Commuters are still stuck in traffic on any given day, but there are signs that transportation policymakers are on the move. Anyone who tries to get around sprawling and clogged Miami-Dade County has every reason to ask: Are they moving fast enough? And are they headed in the right direction?
It has taken decades of dysfunction and disjointed planning to get this community to this car-choked condition. “Connectivity” is the word of the moment on policymakers’ lips, though not every one agrees on the route to attain it. In fact, there is no one place to turn, no, say, transit czar, who is leading the way with a solid mobility vision. And a transit czar is not necessarily what’s needed.
Still, who will take the lead — vocally, publicly, inclusively — to bring common sense, clarity and vision to Miami-Dade’s blurry transportation picture?
The 23-member Metropolitan Planning Organization is the closest entity that bears the responsibility. Last month, the Editorial Board echoed MPO critics — some who are members — lamenting “its lack of urgency to help fix our traffic problems as their constituents cry out for a solution.” The June 7 editorial’s headline urged it to, “Heal thyself.”
This month, at a special committee meeting of the MPO, which is made up of the entire Miami-Dade County Commission, several cities’ mayors and governor appointees, heard one of its members, Commissioner Dennis Moss, according to the El Nuevo Herald’s transportation reporter Al Chardy, exhort his colleagues to “craft the vision and tell the agencies to do it.” In other words, playing a more proactive role in the county’s transportation future.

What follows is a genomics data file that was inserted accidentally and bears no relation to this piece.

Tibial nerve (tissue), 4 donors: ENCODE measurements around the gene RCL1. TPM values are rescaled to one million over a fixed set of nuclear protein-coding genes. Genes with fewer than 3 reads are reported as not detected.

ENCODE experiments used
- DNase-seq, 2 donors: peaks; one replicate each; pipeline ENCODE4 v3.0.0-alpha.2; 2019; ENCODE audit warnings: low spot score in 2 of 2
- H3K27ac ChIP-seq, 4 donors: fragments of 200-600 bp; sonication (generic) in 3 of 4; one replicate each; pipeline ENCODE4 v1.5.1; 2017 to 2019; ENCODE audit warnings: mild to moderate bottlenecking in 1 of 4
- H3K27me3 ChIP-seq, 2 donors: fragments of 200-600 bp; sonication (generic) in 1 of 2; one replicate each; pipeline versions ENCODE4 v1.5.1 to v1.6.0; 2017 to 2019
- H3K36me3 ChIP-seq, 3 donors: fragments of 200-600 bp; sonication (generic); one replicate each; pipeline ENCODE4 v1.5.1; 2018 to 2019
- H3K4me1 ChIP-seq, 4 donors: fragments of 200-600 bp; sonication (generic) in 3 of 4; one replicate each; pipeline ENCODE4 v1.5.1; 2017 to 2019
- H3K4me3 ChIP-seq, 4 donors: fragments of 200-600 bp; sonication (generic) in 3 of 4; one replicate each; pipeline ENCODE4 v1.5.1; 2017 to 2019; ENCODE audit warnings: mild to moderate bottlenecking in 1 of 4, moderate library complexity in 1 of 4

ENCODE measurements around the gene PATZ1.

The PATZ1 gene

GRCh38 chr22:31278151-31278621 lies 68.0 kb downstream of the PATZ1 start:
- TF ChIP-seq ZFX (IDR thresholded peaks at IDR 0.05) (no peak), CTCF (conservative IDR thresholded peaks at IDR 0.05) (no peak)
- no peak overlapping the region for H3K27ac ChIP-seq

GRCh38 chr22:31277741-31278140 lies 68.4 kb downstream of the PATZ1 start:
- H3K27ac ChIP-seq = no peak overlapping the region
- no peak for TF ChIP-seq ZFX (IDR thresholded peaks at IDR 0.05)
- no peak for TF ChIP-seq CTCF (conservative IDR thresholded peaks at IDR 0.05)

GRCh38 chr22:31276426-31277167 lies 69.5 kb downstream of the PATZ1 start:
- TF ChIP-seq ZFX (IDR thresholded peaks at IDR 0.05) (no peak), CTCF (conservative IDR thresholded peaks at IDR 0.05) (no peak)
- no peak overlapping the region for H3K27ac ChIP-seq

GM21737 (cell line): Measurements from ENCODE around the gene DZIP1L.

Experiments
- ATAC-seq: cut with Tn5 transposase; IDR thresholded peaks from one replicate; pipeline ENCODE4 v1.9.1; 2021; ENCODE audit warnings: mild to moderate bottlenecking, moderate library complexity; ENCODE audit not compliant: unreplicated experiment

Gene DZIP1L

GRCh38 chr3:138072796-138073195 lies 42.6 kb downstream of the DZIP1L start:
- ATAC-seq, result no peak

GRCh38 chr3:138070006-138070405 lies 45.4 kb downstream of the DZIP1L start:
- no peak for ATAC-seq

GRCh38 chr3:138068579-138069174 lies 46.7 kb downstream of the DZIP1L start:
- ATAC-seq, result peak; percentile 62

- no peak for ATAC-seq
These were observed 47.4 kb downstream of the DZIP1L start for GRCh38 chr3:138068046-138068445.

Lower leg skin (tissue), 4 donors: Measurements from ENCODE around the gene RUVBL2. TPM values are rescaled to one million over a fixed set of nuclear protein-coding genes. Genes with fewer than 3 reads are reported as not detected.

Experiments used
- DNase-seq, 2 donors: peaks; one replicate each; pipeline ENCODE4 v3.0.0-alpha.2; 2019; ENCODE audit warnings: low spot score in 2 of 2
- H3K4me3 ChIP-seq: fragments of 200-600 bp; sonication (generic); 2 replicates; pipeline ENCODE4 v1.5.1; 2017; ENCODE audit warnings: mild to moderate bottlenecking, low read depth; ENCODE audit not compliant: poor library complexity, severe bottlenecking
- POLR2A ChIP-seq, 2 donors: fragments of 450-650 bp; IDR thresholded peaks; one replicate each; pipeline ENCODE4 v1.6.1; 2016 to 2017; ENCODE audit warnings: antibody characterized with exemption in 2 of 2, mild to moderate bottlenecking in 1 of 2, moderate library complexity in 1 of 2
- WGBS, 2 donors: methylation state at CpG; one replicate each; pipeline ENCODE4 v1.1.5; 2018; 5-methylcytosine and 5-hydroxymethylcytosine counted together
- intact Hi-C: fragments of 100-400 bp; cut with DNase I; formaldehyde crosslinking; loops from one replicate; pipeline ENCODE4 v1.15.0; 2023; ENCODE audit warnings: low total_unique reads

We know the MPO has no funding for transportation projects. Its power lies in its ability to say No — or, more often, Yes — to transportation projects. However, this piecemeal-project approach has been less than effective.
The MPO is finally moving forward to choose an executive director, a position vacant since last fall. The selection process must be transparent, and all members’ voices heard. Then, that new hire must ensure that the MPO asserts itself — vocally, publicly, inclusively — as the steward for the entire county. The MPO’s current chair, Jean Monestime — who also chairs the County Commission — and his immediate predecessor, Commissioner Rebeca Sosa push back against critics who say the board is too big and unwieldy. They say that the interests of all parts of the county need MPO representation. They’re right, but representation has deteriorated into parochialism that stunts smart planning and solutions.
This year, the MPO dodged a legislative bullet; a proposal to reduce its size went nowhere. However, could a leaner MPO, one with independent urban-planning and transportation experts whose only interest is in creating an overarching master plan to implement, be worth considering?
It’s up to the current members of the MPO to show us that it’s a bad idea.